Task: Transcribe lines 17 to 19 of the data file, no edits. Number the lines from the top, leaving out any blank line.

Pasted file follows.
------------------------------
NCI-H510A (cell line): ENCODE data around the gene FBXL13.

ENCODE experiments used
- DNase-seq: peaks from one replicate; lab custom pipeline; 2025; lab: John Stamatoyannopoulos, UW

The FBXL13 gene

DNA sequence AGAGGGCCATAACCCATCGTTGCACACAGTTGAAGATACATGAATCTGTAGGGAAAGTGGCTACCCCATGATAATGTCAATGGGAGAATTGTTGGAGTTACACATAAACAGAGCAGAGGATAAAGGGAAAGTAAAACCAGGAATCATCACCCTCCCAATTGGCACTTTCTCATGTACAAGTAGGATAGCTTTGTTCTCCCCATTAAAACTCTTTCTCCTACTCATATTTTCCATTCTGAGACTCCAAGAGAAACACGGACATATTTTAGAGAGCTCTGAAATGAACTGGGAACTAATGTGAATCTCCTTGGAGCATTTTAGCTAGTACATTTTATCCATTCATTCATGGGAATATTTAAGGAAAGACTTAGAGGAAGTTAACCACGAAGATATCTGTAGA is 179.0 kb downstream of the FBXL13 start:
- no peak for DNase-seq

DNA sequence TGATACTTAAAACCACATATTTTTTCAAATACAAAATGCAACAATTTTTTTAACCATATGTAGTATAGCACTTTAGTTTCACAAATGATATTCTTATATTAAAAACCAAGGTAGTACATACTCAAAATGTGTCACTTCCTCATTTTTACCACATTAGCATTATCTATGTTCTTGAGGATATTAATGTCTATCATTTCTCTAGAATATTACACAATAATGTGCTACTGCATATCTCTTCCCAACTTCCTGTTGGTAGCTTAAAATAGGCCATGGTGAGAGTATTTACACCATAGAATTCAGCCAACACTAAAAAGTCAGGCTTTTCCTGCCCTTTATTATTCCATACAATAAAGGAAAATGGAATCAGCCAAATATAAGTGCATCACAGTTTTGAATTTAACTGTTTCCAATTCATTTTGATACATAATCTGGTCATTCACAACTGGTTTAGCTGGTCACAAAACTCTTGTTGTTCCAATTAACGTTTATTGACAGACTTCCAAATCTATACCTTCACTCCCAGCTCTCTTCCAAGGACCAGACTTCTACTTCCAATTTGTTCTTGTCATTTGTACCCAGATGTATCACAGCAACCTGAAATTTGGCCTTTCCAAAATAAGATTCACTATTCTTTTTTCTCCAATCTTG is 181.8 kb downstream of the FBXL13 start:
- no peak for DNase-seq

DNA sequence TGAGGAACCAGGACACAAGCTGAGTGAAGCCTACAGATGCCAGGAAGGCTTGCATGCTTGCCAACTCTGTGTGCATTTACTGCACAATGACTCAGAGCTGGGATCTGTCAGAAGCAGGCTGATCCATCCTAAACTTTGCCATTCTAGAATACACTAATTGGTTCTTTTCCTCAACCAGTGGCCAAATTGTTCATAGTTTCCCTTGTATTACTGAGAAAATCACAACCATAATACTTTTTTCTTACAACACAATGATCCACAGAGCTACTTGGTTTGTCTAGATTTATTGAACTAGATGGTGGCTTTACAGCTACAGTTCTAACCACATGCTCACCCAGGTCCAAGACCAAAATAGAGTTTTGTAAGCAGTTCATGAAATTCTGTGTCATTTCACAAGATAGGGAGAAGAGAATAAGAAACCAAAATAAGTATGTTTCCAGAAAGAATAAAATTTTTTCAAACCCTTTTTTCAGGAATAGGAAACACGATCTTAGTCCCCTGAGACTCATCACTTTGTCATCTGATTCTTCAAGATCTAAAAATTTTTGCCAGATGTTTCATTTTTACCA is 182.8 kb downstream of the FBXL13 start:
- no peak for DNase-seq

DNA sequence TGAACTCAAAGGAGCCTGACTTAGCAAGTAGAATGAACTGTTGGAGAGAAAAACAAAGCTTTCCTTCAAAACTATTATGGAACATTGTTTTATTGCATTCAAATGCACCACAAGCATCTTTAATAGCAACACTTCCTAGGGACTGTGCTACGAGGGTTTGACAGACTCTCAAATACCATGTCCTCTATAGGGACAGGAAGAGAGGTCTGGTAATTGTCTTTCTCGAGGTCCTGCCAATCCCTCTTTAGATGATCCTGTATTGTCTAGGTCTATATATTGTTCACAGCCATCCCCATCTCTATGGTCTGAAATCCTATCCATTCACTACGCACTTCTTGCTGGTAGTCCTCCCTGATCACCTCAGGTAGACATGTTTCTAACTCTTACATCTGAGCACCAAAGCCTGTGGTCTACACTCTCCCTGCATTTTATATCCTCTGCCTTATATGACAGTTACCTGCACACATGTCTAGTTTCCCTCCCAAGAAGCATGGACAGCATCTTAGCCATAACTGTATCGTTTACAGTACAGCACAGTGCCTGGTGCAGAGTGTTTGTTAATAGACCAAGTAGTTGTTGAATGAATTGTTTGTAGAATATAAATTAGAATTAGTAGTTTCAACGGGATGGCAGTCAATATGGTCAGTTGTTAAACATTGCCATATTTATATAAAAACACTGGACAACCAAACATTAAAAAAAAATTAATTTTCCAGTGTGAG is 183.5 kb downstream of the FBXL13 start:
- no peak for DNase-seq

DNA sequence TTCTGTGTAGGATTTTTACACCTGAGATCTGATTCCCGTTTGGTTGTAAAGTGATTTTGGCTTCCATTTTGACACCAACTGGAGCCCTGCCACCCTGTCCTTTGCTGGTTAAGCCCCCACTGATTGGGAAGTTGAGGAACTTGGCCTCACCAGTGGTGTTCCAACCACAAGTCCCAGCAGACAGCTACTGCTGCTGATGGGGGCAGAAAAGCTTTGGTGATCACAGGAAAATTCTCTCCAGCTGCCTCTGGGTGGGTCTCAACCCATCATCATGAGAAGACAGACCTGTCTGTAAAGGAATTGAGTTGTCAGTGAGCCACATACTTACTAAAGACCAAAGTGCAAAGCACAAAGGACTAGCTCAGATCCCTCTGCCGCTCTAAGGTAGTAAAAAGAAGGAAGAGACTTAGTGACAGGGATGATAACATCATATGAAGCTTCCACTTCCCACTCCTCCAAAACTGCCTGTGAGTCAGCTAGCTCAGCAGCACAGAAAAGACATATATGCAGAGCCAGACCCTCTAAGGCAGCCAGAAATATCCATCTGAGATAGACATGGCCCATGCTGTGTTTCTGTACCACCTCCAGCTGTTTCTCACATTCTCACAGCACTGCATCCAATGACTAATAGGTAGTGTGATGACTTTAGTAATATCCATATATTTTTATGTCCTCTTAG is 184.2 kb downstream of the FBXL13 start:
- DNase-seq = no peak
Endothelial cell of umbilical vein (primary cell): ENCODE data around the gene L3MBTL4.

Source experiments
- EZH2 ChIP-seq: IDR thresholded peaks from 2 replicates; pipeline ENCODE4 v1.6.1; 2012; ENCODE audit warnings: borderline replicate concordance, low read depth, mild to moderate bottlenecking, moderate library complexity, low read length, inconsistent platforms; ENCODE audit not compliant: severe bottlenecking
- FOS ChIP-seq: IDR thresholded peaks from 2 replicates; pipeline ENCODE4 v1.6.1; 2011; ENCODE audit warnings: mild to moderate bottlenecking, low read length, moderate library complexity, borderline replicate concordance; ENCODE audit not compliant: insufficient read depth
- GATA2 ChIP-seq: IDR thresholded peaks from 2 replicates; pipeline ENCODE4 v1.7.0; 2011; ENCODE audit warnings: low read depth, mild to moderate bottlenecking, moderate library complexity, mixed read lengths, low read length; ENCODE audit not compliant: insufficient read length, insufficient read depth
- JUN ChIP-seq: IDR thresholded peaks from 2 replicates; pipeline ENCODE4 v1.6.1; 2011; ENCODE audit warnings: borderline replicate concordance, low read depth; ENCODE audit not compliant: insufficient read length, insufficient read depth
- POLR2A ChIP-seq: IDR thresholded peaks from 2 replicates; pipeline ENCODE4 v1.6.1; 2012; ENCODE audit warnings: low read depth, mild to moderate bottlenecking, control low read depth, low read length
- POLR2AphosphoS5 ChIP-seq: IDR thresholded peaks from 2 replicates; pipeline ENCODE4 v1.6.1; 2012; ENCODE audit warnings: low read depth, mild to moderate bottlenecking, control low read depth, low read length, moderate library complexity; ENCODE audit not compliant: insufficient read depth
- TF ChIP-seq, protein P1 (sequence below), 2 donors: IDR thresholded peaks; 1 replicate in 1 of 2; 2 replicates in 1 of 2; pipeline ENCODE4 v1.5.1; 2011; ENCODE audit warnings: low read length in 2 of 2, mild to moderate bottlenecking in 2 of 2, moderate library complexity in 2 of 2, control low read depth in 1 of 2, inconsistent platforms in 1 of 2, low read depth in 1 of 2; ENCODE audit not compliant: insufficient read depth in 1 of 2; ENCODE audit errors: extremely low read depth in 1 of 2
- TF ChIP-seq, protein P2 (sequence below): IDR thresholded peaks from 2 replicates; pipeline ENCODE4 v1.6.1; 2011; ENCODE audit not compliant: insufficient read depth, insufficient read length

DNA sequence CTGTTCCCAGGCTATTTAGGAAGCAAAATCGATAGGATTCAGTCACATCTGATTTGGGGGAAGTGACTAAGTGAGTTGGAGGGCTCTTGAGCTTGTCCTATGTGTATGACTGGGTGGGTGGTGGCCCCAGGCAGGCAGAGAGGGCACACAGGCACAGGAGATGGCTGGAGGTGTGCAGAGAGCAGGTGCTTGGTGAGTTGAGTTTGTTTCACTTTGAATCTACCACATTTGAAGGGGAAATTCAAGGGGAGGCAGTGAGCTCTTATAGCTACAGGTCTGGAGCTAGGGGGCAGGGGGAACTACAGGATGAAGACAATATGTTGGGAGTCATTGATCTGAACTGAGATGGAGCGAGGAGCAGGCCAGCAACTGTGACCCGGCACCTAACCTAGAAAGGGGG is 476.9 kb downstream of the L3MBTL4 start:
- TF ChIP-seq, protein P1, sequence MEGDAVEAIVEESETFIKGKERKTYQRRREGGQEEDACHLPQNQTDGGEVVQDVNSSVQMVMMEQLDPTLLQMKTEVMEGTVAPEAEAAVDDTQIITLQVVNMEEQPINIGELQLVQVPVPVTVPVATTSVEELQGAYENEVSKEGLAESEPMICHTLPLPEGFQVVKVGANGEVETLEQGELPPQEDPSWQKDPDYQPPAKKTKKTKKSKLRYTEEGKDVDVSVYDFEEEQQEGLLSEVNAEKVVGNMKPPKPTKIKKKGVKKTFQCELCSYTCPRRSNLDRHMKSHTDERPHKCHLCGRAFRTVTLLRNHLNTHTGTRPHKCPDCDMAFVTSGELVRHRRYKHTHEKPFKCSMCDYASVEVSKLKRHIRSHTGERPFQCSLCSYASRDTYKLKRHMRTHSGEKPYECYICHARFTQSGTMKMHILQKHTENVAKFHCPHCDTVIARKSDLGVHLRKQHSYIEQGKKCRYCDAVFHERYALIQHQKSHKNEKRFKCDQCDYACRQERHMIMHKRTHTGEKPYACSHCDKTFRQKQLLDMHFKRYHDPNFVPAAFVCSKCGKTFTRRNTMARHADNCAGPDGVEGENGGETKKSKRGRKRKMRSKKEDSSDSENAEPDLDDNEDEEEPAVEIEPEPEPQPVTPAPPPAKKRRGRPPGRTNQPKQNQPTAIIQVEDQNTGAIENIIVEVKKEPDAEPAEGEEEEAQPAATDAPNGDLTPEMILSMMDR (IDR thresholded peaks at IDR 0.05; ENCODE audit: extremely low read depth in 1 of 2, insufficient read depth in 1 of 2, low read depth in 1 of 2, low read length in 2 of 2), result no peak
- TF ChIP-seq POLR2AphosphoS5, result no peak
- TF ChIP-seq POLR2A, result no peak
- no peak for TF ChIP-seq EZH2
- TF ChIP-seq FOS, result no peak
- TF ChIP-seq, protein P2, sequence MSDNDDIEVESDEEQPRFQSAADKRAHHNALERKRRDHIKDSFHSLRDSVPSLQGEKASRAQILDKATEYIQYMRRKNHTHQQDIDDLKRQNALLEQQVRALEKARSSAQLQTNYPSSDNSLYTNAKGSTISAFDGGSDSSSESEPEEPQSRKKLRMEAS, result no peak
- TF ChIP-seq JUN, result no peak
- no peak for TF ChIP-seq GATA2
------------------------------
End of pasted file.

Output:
- EZH2 ChIP-seq: IDR thresholded peaks from 2 replicates; pipeline ENCODE4 v1.6.1; 2012; ENCODE audit warnings: borderline replicate concordance, low read depth, mild to moderate bottlenecking, moderate library complexity, low read length, inconsistent platforms; ENCODE audit not compliant: severe bottlenecking
- FOS ChIP-seq: IDR thresholded peaks from 2 replicates; pipeline ENCODE4 v1.6.1; 2011; ENCODE audit warnings: mild to moderate bottlenecking, low read length, moderate library complexity, borderline replicate concordance; ENCODE audit not compliant: insufficient read depth
- GATA2 ChIP-seq: IDR thresholded peaks from 2 replicates; pipeline ENCODE4 v1.7.0; 2011; ENCODE audit warnings: low read depth, mild to moderate bottlenecking, moderate library complexity, mixed read lengths, low read length; ENCODE audit not compliant: insufficient read length, insufficient read depth